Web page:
Whārangi 1: Biography
Homemaker, community worker
I tuhia tēnei haurongo e Dorothy Ropiha,, ā, i tāngia tuatahitia ki Ngā Tāngata Taumata Rau Ko te wāhanga , 1993.
Nielsine Nielsen was born in Jelling, Vejle, Denmark, on 21 July 1858, the third of eight children of Mette Marie Simans and her husband, Lauritz Nielsen, a dairy farmer. Life was busy and hard, and to augment the family income her father repaired boots. During the winter months Nielsine helped with the stock, which were housed and hand-fed.
Probably in 1873 the Nielsen family sailed from Copenhagen for Southampton, en route to New Zealand. At Southampton, Nielsine's mother, who was pregnant, became ill and was taken to hospital. As their luggage was already aboard the Cardigan Castle and immigration authorities insisted that the owners must travel with it, Lauritz Nielsen arranged for the three eldest children – Frederick, aged about 20, Ann, about 16, and Nielsine, 15 – to travel on to New Zealand. Nielsine did not know that her parents were not to be with them and initially she was heart-broken. Nevertheless, the months on board were interesting and the time passed.
The Cardigan Castle arrived in Lyttelton on 15 November 1873 and Ann and Nielsine went into domestic service; Nielsine worked in Akaroa. Their parents arrived later and settled in New Zealand. On 29 March 1875, when she was 16, Nielsine Nielsen married Thomas (Tom) Paget, a 25-year-old Englishman, at St Peter's Anglican Church, Akaroa. Tom had asthma and because of his health they left Akaroa in 1882. The Pagets and their four children moved into a pit-sawn hut on a leased bush section of approximately 200 acres, situated at south Makaretu at the base of the Ruahine Range in southern Hawke's Bay. Nielsine's sister Ann and her Scottish husband were already farming in the area. Nielsine and Tom felled the bush, from which they built their first house, and burned, raked and cleared the land for sowing down. Nielsine made bread, butter, candles, soap and clothes, as well as maintaining a large garden.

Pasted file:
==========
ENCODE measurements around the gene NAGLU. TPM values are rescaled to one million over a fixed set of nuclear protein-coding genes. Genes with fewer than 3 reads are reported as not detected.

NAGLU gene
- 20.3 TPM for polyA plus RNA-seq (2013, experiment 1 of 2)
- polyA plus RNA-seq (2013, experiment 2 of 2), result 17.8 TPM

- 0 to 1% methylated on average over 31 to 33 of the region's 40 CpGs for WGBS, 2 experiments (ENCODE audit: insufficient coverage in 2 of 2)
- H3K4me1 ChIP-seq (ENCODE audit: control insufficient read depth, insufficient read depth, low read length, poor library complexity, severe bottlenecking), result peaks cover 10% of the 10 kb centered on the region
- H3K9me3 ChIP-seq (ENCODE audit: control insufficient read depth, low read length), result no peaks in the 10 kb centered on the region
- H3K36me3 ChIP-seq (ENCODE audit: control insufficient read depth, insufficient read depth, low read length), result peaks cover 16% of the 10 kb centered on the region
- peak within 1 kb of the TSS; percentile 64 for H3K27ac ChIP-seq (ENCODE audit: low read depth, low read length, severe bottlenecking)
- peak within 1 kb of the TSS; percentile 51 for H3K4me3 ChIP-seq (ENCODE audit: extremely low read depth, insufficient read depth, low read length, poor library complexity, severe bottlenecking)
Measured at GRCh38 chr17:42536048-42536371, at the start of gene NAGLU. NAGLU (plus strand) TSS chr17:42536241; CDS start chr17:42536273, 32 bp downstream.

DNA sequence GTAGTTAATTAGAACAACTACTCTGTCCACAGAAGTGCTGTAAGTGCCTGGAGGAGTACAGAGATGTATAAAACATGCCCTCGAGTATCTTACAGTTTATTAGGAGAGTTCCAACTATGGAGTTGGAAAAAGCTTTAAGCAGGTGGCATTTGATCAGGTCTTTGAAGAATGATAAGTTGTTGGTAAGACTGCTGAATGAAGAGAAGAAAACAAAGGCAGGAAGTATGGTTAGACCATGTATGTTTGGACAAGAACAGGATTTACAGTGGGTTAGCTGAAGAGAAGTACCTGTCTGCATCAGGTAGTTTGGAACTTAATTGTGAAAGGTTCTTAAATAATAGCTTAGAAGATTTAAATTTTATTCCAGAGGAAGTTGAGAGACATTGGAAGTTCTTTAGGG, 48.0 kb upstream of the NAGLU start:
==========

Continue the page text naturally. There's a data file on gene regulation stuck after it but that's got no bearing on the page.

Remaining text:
In 1892, when Nielsine Paget was pregnant with her 12th child, a fire raged through the settlement. Tom was in agony after inhaling smoke, so Nielsine lowered him and the younger children down the well while she and the older children beat the flames. By a stroke of luck the wind changed direction, saving them and their home from the inferno.
While raising her 15 children and helping Tom with their farming Nielsine became nurse, midwife, comforter and counsellor to neighbours, friends and travelling strangers. With courage and determination she coped with isolation, hardships, the difficulties of learning the English language, accidents, illness and the deaths of some of her children.
Although Nielsine Paget had had very little formal education, she made use of every opportunity to educate herself and her children. During the First World War, when two of her sons were serving in the armed forces overseas and three in the reserves, she became involved with the Red Cross in Waipukurau.
Tom Paget died on 13 November 1925 and Nielsine's health began to fail. She went to live with one of her daughters in Napier and died there on 13 July 1932. She was buried at Takapau alongside her husband. A pioneer of the Scandinavian immigrants who came to Seventy Mile Bush, Nielsine Paget made an imprint on the district. She was described by all who knew her as a truly amazing woman.